In their intentional context, there is no such contradiction here. Neither Matthew nor Luke claimed to be writing historical chronology, so the order of Jesus' temptations is immaterial to their purpose.
Let's say a staff member asks me what I did today, and I tell him that I taught Men's Bible Study this morning, attended our Thursday prayer meeting, and worked on my sermon for this weekend. Then tonight my wife asks me what I did, and I tell her that I taught Men's Bible Study, worked on my sermon, and attended Thursday prayer meeting. Have I contradicted myself? Only if I promised to state the activities in their proper chronological order each time I recounted the events. If such was not my intention, my retelling of the day is correct in each account.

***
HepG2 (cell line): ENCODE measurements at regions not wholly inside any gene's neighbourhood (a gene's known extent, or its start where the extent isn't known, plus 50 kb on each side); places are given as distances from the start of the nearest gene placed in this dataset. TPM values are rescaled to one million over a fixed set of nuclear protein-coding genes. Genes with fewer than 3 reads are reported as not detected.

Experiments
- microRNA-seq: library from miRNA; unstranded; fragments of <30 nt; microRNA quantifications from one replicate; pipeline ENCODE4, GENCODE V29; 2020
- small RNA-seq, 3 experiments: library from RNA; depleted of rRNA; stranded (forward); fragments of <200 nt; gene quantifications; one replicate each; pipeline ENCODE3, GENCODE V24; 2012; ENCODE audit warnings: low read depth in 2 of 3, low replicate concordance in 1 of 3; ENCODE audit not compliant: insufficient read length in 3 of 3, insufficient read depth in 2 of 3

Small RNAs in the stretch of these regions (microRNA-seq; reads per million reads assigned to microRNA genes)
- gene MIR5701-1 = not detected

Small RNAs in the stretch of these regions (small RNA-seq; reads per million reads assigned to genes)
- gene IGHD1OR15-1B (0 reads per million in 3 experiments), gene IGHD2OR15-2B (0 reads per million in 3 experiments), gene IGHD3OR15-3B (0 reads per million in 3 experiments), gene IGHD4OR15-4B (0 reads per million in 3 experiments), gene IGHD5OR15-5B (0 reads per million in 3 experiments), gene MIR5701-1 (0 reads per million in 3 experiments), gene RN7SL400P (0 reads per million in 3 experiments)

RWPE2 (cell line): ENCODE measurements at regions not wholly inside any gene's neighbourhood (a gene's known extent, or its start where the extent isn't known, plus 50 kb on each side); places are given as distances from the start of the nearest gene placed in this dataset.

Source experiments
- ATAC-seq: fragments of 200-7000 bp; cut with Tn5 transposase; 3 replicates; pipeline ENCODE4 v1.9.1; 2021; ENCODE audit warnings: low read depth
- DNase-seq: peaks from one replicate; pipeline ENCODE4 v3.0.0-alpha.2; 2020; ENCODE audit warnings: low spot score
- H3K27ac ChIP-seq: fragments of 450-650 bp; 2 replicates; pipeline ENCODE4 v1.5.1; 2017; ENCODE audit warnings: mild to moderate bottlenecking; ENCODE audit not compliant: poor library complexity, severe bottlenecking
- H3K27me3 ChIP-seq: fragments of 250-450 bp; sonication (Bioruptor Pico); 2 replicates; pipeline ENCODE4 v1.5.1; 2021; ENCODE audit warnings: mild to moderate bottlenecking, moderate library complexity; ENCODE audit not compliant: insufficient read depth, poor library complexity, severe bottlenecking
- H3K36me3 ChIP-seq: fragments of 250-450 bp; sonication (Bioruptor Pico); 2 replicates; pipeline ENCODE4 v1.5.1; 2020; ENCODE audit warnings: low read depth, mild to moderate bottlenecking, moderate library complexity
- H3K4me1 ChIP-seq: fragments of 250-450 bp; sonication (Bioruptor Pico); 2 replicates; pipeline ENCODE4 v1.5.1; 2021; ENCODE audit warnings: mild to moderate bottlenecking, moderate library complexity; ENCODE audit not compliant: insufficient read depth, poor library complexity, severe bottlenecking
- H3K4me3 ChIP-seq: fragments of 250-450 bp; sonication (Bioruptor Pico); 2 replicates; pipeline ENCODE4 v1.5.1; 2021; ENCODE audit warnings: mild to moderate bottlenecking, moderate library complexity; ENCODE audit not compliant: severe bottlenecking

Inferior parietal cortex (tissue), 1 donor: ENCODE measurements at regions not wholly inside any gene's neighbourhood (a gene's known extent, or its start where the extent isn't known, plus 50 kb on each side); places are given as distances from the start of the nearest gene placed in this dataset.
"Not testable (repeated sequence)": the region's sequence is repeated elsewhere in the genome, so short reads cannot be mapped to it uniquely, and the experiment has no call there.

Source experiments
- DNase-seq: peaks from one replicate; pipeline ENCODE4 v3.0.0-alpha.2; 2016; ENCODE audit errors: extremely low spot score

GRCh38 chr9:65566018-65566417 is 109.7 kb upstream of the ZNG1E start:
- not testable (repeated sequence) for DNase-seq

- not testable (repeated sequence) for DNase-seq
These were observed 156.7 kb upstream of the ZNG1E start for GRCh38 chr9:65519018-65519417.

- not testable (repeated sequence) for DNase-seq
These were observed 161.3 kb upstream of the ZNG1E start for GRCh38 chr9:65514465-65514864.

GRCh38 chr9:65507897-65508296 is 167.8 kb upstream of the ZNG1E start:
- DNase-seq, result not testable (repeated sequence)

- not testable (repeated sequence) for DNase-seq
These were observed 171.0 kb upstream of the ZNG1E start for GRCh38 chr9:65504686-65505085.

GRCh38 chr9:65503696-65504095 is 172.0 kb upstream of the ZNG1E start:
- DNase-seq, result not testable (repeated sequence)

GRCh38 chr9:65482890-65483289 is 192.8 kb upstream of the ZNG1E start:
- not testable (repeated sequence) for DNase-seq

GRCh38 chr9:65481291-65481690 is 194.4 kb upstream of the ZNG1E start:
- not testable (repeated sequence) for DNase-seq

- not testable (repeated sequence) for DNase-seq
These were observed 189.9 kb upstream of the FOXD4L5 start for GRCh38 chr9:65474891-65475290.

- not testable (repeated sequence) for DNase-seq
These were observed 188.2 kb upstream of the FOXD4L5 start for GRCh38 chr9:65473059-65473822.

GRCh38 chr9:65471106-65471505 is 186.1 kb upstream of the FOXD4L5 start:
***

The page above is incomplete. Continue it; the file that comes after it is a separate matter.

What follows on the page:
In the same way, Matthew and Luke contradict each other regarding Jesus' temptations only if each of them stated their intention to record chronological precision. Since they don't, it is clear that the order of the temptations stands outside their intention and thus our criticism.
The Bible is the product of some fifteen centuries of authorship and another fifteen centuries of handwritten transmission. Not until the Gutenberg Bible was it possible to copy and transmit the Scriptures mechanically; not until this generation was such possible electronically.